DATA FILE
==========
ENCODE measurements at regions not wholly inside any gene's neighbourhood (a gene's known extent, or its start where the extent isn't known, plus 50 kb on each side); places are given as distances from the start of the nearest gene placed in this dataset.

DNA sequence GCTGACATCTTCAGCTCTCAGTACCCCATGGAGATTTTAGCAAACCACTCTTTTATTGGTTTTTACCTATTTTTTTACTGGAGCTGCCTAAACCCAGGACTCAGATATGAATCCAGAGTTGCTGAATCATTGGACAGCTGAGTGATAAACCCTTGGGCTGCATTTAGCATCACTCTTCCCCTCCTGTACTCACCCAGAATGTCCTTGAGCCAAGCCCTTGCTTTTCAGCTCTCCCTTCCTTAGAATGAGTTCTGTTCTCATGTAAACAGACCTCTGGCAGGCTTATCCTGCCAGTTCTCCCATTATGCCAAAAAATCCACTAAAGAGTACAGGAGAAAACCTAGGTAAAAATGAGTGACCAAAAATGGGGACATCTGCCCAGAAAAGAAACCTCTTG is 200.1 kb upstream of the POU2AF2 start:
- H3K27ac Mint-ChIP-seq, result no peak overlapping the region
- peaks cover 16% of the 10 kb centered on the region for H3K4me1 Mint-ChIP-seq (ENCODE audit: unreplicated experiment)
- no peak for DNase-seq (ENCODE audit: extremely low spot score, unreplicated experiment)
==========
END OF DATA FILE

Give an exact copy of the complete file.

ENCODE measurements at regions not wholly inside any gene's neighbourhood (a gene's known extent, or its start where the extent isn't known, plus 50 kb on each side); places are given as distances from the start of the nearest gene placed in this dataset.

DNA sequence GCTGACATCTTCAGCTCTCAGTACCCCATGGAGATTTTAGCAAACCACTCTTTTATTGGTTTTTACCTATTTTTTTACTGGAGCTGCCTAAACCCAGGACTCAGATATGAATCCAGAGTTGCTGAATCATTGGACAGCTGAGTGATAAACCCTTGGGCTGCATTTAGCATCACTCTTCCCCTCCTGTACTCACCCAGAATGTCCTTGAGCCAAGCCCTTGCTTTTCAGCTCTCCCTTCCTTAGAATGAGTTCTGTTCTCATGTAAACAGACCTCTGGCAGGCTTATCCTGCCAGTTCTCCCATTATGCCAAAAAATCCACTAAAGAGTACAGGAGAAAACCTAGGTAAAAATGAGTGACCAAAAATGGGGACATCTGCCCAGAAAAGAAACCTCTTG is 200.1 kb upstream of the POU2AF2 start:
- H3K27ac Mint-ChIP-seq, result no peak overlapping the region
- peaks cover 16% of the 10 kb centered on the region for H3K4me1 Mint-ChIP-seq (ENCODE audit: unreplicated experiment)
- no peak for DNase-seq (ENCODE audit: extremely low spot score, unreplicated experiment)